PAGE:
Where Are You A Foreigner? El Puerto de Santa Maria/Rota, 1972

I had  been teaching at the bilingual school in El Puerto de Santa Maria for about two months and had been trying hard to learn Spanish with a private tutor, and slowly making progress. My background in French really helps with all these verb conjugations! I get to practise what I learn with my flat mates who are Spanish and who teach at the same school. I enjoy my students and I love watching them interact during el recreo, recess.

Everything seems to be going great, right?

Well, yes and no.  Want to know why?

Much as I love being immersed in the Spanish culture I find it frustrating. I'm sure people think I'm stupid and utterly weird. I speak Spanish, at best, like a two year old. In fact, if someone asks me the time, I can't figure out the numbers fast enough to answer. I end up shoving my arm out so that they can see my watch!

I don't particularly enjoy the food as I've never eaten garlic nor anything cooked in olive oil. I think it's growing on me, even just a little, so maybe I'll start to like both garlic and olive oil. I can't keep up with the late nights, unaccustomed am I to taking a siesta in the afternoon. I can't honestly say that I like the taste of sherry; certainly not Tio Pepe which is really dry.  At times, I'm afraid that I'll never be accepted, that I'll always be a foreigner.

Not only that, people stare at me whenever  I wear a loose-fitting blouse.

"Why are you wearing a smock?" They look disapprovingly at me, their eyes turning upwards.

"Smocks are for people who are pregnant." They stare at my belly as if to see if it's swollen.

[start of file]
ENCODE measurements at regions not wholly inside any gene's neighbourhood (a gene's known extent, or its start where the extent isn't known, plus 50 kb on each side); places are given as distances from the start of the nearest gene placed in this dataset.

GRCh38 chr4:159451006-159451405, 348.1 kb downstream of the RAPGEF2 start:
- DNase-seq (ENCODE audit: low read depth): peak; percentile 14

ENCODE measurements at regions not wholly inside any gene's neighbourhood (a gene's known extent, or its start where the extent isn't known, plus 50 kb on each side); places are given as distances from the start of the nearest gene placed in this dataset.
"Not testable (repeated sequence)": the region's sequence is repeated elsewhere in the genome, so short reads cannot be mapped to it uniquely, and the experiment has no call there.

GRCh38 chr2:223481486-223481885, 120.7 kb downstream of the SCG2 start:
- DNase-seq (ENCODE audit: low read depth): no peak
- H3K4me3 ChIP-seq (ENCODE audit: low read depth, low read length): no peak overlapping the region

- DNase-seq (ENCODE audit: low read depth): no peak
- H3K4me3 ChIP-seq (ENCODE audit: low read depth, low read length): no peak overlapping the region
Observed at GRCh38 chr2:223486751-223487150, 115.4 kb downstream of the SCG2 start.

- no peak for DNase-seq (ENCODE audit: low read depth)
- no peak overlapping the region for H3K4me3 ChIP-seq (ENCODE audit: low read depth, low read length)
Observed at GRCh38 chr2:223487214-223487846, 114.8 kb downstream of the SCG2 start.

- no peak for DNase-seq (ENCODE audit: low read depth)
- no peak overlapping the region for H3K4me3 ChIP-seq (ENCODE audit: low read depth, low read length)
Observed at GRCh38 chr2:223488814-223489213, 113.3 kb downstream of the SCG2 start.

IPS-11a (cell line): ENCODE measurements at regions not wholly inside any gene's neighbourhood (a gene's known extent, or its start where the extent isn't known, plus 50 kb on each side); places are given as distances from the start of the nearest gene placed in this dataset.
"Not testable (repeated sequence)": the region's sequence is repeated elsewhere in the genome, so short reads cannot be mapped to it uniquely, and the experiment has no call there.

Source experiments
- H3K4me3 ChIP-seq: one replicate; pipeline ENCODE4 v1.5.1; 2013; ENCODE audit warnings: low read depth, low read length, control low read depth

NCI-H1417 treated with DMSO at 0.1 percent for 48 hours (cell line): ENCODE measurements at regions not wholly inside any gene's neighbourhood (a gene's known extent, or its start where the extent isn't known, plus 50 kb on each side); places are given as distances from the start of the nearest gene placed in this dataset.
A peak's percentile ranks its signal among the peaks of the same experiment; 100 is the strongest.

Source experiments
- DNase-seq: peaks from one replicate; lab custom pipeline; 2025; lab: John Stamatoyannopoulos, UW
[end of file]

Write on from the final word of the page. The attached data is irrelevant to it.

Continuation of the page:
I don't bother answering, not that I could, for I don't know enough Spanish. I just think that if they don't know what the latest fashion is, well, too bad. I know I'm not pregnant, and that's all that matters.

Now, that's not the only thing going on.

I've met several American military personnel  from the American Naval Base at Rota, not far from here.  I find it such a relief to be able to speak in English!  But, here's the thing. I don't identify myself with any of these people, either. The Americans look rather odd, I think, with their short military hair cuts. Most men have much longer hair.  Their conversation revolves around the same topic which runs along the lines of:

"I've got six months, two weeks and five days left." 

It took me a while to  figure out what they were talking about. It's the amount of time they have left in military service. You see, a lot of them joined the navy so that they won't be sent to Vietnam.

Even when I remark on something so mundane as the weather, "Gosh, isn't it hot today?"

They tend to reply, "Today is one less day that I'll be in the military!"

They have girlfriends back home, even fiancees. They open what they call billfolds to show me small photos of their loved ones. They beam with pride as they chew their gum and flash shiny, straight teeth. They have lots of L.P.s together with fancy stereo systems, and they hum to "Brandy" and "American Pie". They also have piles of Playboy magazines.

"I just read the articles, that's all."  

I find it funny that the articles in Playboy are so interesting. But, what do I know?

The American sailors seem genuinely nice, despite the odd haircuts. Like little boys on Christmas Day they eagerly open care packages sent from aunties, grannies and mammies.  Inside are favourite home-made cookies, local newspapers, Life and Mad magazines, photos, chewing gum, letters. Some even include recipes. That way they can prepare home-cooked meals which will make them feel as if they're not far away from their families, nor even in the Navy.

I suppose I'm lucky being able to meet people from two entirely different cultures. That's, after all, the whole reason for coming to Spain – to meet new people, learn a new language, and experience new cultures. I just feel at the moment that I don't belong with either the Spaniards or the Americans. And, I sometimes wonder if I'll ever be able to go back home and live my life the way I used to? Perhaps, after a while, I'll be not only a foreigner here in Spain, but also a foreigner when I go home?









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